9 David knew that Saul was plotting harm against him. And he said to Abiathar the priest, “Bring the ephod here.” 10 Then David said, “O Lord, the God of Israel, your servant has surely heard that Saul seeks to come to Keilah, to destroy the city on my account. 11 Will the men of Keilah surrender me into his hand? Will Saul come down, as your servant has heard? O Lord, the God of Israel, please tell your servant.” And the Lord said, “He will come down.” 12 Then David said, “Will the men of Keilah surrender me and my men into the hand of Saul?” And the Lord said, “They will surrender you.” 13 Then David and his men, who were about six hundred, arose and departed from Keilah, and they went wherever they could go. When Saul was told that David had escaped from Keilah, he gave up the expedition.

If David had remained at Keilah, then Saul would come down there. But since David departed, then Saul did not come down. This account establishes that God knows contingent as well as actual outcomes. It also establishes that the contingent is as valid as the actual until the pivotal event occurs, since God does not lie. God told David that Saul “will come down.” He did not say, “Saul will not come down because you will not be here.” Therefore, it was true that Saul would come down, but it was only true until the pivotal event of David leaving Keilah. This is not to say that God did not know that David would leave and Saul would not come down. Rather, David’s inquiry presupposed that David would remain in Keilah, and God told him what the true outcome of that course of action would be.

There is another account in Scripture that illuminates this principle:

Matthew 26 ESV
51 And behold, one of those who were with Jesus stretched out his hand and drew his sword and struck the servant of the high priest and cut off his ear. 52 Then Jesus said to him, “Put your sword back into its place. For all who take the sword will perish by the sword. 53 Do you think that I cannot appeal to my Father, and he will at once send me more than twelve legions of angels? 54 But how then should the Scriptures be fulfilled, that it must be so?”

If there was any event in human history that was necessary, it was the central event of the crucifixion of the Savior. But here we have the surprising revelation of Jesus that alternative courses of action were indeed possible. His question to Peter serves well as a rebuttal to all who think that the foreknowledge or the sovereign plan of God invalidate or preclude the possibility of alternative choices or actions: “Do you think that I cannot appeal to my Father, and he will at once send me more than twelve legions of angels?” Those who think that there are no genuinely possible alternatives would have to answer Him, “No, I do not think You can.” And although Christ implicitly affirmed the possibility of the alternative, he also affirmed that the Scriptures will indeed be fulfilled (God’s foreknown plan will indeed be carried out): “But how then should the Scriptures be fulfilled, that it must be so?”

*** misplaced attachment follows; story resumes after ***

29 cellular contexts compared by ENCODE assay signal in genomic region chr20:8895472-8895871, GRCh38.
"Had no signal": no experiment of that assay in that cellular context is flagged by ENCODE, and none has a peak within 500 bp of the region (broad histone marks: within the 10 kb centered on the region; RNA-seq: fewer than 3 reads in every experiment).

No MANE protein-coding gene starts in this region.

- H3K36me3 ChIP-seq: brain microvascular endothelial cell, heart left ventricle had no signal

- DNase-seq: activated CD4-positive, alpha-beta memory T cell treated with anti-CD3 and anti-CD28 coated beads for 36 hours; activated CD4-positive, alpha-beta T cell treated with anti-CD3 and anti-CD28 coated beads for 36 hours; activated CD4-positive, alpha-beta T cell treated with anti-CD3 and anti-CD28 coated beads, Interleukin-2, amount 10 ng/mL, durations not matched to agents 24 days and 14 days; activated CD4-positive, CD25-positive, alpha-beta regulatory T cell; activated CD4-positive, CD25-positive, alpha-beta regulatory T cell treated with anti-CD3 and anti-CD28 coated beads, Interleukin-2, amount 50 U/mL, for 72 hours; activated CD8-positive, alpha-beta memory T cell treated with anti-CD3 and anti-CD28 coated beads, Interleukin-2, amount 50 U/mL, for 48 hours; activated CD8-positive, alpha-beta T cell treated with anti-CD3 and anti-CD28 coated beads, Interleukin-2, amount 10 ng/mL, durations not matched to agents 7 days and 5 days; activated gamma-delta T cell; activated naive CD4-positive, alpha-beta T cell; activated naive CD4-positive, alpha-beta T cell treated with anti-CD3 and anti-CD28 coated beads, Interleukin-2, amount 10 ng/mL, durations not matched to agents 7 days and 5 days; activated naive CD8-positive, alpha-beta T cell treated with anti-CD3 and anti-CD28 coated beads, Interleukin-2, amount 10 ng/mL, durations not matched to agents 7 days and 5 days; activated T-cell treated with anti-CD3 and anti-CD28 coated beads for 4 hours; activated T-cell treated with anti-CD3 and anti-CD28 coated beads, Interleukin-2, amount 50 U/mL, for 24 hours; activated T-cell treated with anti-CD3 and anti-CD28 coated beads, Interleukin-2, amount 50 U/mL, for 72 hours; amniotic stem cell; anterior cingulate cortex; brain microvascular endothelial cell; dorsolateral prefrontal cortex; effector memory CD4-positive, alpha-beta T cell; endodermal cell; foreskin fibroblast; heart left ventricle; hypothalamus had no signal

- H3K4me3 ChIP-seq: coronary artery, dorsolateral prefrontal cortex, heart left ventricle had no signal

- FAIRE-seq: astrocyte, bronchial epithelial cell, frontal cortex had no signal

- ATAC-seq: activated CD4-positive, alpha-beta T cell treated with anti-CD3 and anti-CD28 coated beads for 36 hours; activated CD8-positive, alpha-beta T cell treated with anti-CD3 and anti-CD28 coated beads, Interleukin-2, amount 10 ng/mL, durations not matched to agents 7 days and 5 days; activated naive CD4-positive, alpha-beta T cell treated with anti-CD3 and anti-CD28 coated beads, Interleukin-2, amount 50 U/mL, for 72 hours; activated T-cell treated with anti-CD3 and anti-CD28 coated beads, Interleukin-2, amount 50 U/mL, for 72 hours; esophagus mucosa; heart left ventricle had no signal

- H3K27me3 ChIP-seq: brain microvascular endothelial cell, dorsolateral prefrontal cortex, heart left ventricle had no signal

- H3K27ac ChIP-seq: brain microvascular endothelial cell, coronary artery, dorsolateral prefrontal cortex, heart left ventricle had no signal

The balance is found in God’s use of certainty, rather than necessity, to carry out His perfect plan. If He had used necessity, then no other alternative choices or courses of action would be possible. But by using certainty, God left intact all alternative possibilities within our temporal world. God’s plan is unfailingly carried out not because men cannot do otherwise, but because they will not do otherwise.

If God reveals to you His foreknowledge of your future actions, He has already considered whether or not that prophecy will change your future decision. So there is no restricting of your freedom. On the contrary, you are free in the face of such a prophecy to change your future actions. It is possible, in fact, to make it impossible for God to reveal your actions in a certain case, if you have already decided (and are able) to do the opposite of whatever will be prophesied. You will not make foreknowledge impossible, but you can make accurately revealing it to you an impossibility. In such a case, there will be no prophecy, but God still knows what will happen. This is not to say that God’s will can ever be thwarted, however, since He accomplishes that through His providence and not through mere foreknowledge.

So then, any revelation of what you will decide in the future has already factored in how such knowledge might affect your future decision, so that you remain completely free in that decision, and are still within the clear foresight of God.

[1] Tom Nettles, “God Who Cannot Lie,” part 11 of 13 in the series, “Southern Baptist Theology,” Founders Ministries, accessed at .
[2] “On The Freedom of The Will,” The Works of Jonathan Edwards, (Hendrickson: Peabody, 2003), Vol. 1, Part II., Sect. XII., p. 38. Also accessed electronically at
[3] Nettles, Ibid.
[4] Edwards, Ibid., Part I., Sect. III., 5., p. 9.
[5] Edwards, “The Great Christian Doctrine of Original Sin Defended,” Works, Vol. 1, Part IV., chap III., p. 224.
[6] Edwards, “On the Freedom of the Will,” p. 37, states:

Whether Prescience be the thing that makes event necessary or no, it alters not the case. Infallible Foreknowledge may prove the Necessity of the event foreknown, and yet not be the thing which causes the Necessity. If the foreknowledge be absolute, this proves the event known to be necessary, or proves that it is impossible but that the event should be, by some means or other, either by a decree, or some other way, if there be any other way: because, as was said before, it is absurd to say, that a proposition is known to be certainly and infallibly true, which yet may possibly prove not true.